posted on August 23, 2013 by Lorelei James

Culling the herd—aka, why my DVR will have more room in 2013-14 TV season

turnandburnAs the new television season is about to kick off in the next few weeks, I flipped through my DVR list of preset series recordings and decided it was time to cull the herd.

I’ll admit I don’t watch a lot of live TV—which means I’m usually hopelessly out of the loop about current events when I’m under deadline. The “must see” shows for me are recorded so I can skip over the commercials and watch them at my leisure (or until the DVR warns me that my capacity is at 93% full). I consider DVRing an exercise in time management.  Which really made me wonder why I’ve stuck with some shows that have pretty much jumped the shark in recent seasons.

But because I’ve been watching them forever, I felt a certain loyalty to them hoping they’d get better, hoping they’d return to the shows roots—whatever special something that made me want to watch it in the first place. So it doesn’t have to be a big, unbelievable plot twist or a character I dislike that’ll make me walk away, but usually a combination of things.

I’m not one of those TV people who’d rather watch reruns of shows I’ve loved rather than trying something new. It seems I discover a new show every year, maybe it’s one that’s been on a while and I have to catch up on previous seasons. I still get that sense of excitement when a producer I love attempts a new project, but that’s no guarantee I’ll love it.

I am a firm believer that TV series and book series shouldn’t go on forever. By the time Gunsmoke hit 20 years of its TV run, Marshal Dillon and Miss Kitty were getting up there in years—even they couldn’t muster the onscreen excitement they once had. And I’ve abandoned a few book series I once adored because the thrill was gone. As I’m facing penning the end on a long running western series of my own, the Rough Riders series will end with book 16 in 2014, I’m still torn on whether it’s the right decision. But I’d rather go out on my own terms. And when I think about it, that’s not a surprise since most of my favorite TV shows chose their own ending time too.

loreleijamesWhat about you? Do you think TV series and book series should have a finite end?

Lorelei James~

Check out Lorelei’s website for the latest releases, excerpts and news:


Lorelei James

Lorelei James

Portraiture by Russell LLoyd Jensen/Sage Studios

A bit about me: When I'm not squirreled away behind my laptop writing fun, sexy, contemporary erotic romances set in the modern day Wild West, I can be found reading everything under the sun, practicing yoga until I'm a pretzel, shootin' my .22, watching the Professional Bull Riders tour on Versus, and running a kid's taxi service, all in the guise of avoiding housework and rustlin' up vittles.

Why do I have a particular fondness for all things western? Well, I'm a fourth generation South Dakotan, living in the Black Hills, which is chock-full of interesting characters, including cowboys, Indians, ranchers, and bikers. The geographical diversity of the surrounding area showcases mountains, plains, and badlands. Living in and writing about rural settings gives me a unique perspective, especially since I'm not writing historical westerns. Through my fictional world, I can show the ideals and the cowboy way of life are still very much alive.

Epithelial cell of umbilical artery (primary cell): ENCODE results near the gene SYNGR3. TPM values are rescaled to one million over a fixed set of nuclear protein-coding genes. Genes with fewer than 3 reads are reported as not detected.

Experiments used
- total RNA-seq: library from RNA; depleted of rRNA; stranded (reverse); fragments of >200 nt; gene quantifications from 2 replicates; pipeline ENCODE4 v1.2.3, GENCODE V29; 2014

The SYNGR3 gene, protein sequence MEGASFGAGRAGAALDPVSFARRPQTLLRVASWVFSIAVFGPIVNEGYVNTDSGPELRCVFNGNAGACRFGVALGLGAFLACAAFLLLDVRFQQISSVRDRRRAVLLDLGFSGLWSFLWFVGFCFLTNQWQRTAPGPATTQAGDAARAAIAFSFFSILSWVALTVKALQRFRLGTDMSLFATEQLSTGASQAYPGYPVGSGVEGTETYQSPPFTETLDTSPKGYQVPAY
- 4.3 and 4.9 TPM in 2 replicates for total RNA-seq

I also write a dark, gritty mystery series under another name. Check it out:

6 thoughts on “Culling the herd—aka, why my DVR will have more room in 2013-14 TV season”

  1. hannahdabink says:

    I love series books but I don’t like it when they go on forever. I have stopped reading some because I have just gotten tired of the same characters or the same problems happening with different people. Some authors can pull it off, Catherine Coulter, Kay Hooper, You (Lorelei James) because you don’t center the series around a single individual but a group of people or town. I like it when the author knows when to end a series.

  2. CateS says:

    I love series books for the continuity of characters.. but I think that there’s an end to everything. Small town settings are popular, but as they keep adding characters, the small town becomes kinda big. There have been a couple of historical series that I quit due to the wait between books..

  3. Kim cornwell says:

    I agree sometimes they need to stop a series and yes I have stopped reading some that seem to get boring. I love your series and hate to see them end. My husband still records every darn rerun of gunsmoke and I just read while he watches them! Thanks for such awesome books!

  4. mathlady68 says:

    I am a big believer in a set ending. Even if I am still madly in love with the series I want it to end on the high note. Just please don’t leave me hanging with the big questions unresolved. There are a few series I have given up completely and a few that I read as filler/when I get to it books. I am going to be sad to see the Rough Riders end but I am really looking forward to what you come up with next. I always want to see my favorite authors challenging themselves to do something new and fresh.

  5. Sharlene Wegner says:

    Yes, TV shows do tend to get old if they are on for too many years. And book series, while I love them, can get really out of hand, especially if you didn’t get in on the ground floor & have to read previous books to catch up.

  6. Laura says:

    The should all have an ending. I hate wondering what happened to a character. A good ending of a series can make the whole series better.

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